Why It Matters: For psychological safety measures to truly resonate and effect change within an organization, it’s essential to utilize assessments, diagnostics and tools that have been proven reliable and valid.

This ensures that interventions are informed by accurate data, providing a clear and truthful reflection of the organization’s psychological safety climate, and allowing for targeted, strategic actions that genuinely foster a culture of safety and wellbeing.

6. No Focus on How to Identify, Understand, and Articulate Psychological Safety Needs

Why It Matters: If individuals are unsure of how to identify and express their needs, or if the organization lacks the channels for such expression, the foundation of psychological safety is weakened.

Training that empowers employees to articulate their needs is not just beneficial but vital. It paves the way for a culture where psychological safety is actively sought and maintained, creating a workforce that is not only aware of its needs but also proficient in communicating them.

7. Lack of Psychological Safety Strategies to Manage Diverse Needs

Why It Matters: A monolithic approach to implementing psychological safety is likely to miss the nuances that make each individual and team unique. Instead, developing a suite of flexible, adaptive strategies that can be tailored to fit various groups and individuals is key to ensuring everyone feels truly safe.

This approach allows for the creation of an inclusive environment where all team members can thrive. By doing so, organizations not only uphold the principle of psychological safety but also harness the rich potential that comes from a truly diverse workforce.

8. Trigger Identification and Management Not Addressed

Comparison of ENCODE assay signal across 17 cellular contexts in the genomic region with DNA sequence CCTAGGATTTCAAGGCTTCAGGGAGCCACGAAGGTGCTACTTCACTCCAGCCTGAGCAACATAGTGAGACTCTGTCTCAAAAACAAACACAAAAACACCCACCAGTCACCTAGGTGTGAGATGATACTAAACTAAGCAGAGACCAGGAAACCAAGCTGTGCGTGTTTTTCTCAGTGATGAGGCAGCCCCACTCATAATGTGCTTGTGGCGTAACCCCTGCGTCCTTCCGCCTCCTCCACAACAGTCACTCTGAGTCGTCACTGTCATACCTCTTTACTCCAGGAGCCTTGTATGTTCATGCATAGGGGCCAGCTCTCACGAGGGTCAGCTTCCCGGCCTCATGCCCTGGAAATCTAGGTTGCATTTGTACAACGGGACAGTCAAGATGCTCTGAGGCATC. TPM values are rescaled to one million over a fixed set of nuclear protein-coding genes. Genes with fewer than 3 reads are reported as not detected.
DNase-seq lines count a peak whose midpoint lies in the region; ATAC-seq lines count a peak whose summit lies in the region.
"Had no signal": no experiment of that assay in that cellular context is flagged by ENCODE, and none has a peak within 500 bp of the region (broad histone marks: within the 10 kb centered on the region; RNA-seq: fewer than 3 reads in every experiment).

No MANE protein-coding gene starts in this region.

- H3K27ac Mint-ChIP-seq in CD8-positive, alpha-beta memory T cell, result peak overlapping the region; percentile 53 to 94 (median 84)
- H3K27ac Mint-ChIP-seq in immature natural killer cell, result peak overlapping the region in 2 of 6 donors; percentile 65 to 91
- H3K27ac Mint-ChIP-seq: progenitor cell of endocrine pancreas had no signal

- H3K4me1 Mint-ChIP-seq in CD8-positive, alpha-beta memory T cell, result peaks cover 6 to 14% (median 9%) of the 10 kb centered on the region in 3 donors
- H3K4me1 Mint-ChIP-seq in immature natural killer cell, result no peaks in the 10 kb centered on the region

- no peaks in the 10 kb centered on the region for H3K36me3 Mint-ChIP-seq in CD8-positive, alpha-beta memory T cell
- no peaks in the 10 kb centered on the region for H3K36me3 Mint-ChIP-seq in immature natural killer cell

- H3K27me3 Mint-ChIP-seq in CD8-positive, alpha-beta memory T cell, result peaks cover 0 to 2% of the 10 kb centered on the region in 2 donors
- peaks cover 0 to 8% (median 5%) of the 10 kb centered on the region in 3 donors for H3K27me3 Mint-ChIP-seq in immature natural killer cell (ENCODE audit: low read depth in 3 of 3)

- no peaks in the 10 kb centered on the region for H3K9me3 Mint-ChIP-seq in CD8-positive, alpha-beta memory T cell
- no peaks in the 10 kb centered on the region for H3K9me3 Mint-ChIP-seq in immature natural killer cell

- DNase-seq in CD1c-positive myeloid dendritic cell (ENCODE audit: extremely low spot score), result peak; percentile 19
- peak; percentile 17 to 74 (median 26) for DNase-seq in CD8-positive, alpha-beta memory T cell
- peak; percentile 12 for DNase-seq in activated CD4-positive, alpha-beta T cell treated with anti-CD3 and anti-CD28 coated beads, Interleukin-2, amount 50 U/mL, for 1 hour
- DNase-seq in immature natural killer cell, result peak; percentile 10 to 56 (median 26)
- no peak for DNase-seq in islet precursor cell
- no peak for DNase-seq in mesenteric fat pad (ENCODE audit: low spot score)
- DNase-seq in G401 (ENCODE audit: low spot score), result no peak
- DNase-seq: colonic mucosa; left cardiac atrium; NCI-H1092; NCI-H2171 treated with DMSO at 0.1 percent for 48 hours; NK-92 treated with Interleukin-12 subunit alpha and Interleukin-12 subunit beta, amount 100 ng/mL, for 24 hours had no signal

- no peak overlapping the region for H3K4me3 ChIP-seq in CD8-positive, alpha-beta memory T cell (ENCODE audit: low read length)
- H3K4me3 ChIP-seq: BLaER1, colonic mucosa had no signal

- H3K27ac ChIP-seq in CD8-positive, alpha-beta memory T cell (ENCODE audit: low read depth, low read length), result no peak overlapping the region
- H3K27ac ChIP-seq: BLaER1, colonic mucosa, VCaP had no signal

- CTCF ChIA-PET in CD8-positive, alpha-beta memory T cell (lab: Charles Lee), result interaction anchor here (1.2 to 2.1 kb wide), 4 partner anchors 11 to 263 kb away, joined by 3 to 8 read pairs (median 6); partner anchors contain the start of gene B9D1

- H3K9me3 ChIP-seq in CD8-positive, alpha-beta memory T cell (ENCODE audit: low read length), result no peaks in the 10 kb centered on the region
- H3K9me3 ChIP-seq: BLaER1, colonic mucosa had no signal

Why It Matters: Identifying and managing triggers that compromise psychological safety is as critical as establishing safety itself. Without recognizing these triggers, an organization leaves its employees vulnerable to repeated stressors that erode trust and openness.

By proactively addressing triggers, organizations can create an environment where issues are resolved swiftly and empathetically, reinforcing a culture of safety and ensuring that all team members feel supported and understood. This proactive approach not only mitigates immediate risks but also contributes to the long-term resilience and emotional intelligence of the workforce.

9. No Ongoing Measurement, Reinforcement & Sustainability

Why It Matters: Continuous measurement is paramount to understanding the effectiveness of interventions and identifying areas needing improvement. This commitment to regular assessment ensures that psychological safety becomes ingrained in the company culture, rather than a fleeting trend.

Reinforcement through follow-up training, refreshers, and communications solidifies the learning, and improves the sustainability of psychological safety within the workplace, helping make the principles take root deeply within the organizational structure.

10. Lack of Proven Implementation System

Why It Matters: Without a structured implementation system, there’s a significant risk that efforts will dissipate before they even begin to impact the organizational culture.

A systematic approach means setting clear benchmarks and milestones. It involves mapping out a step-by-step plan, from initial awareness campaigns to the integration of psychological safety practices into everyday work life.

A structured implementation system ensures that psych safety becomes more than just an intention—it becomes a tangible, measurable part of the organizational journey towards a more supportive and high-functioning workplace.

The ABL Approach to Building Psychological Safety

The Academy of Brain-based Leadership (ABL) recognizes that building a workplace culture that fosters safety is a nuanced and multifaceted challenge that demands an equally sophisticated response. Informed by the tenets outlined above, our approach marries rigorous, science-based research with practical, actionable strategies, ensuring a robust and resilient implementation of psychological safety in the workplace.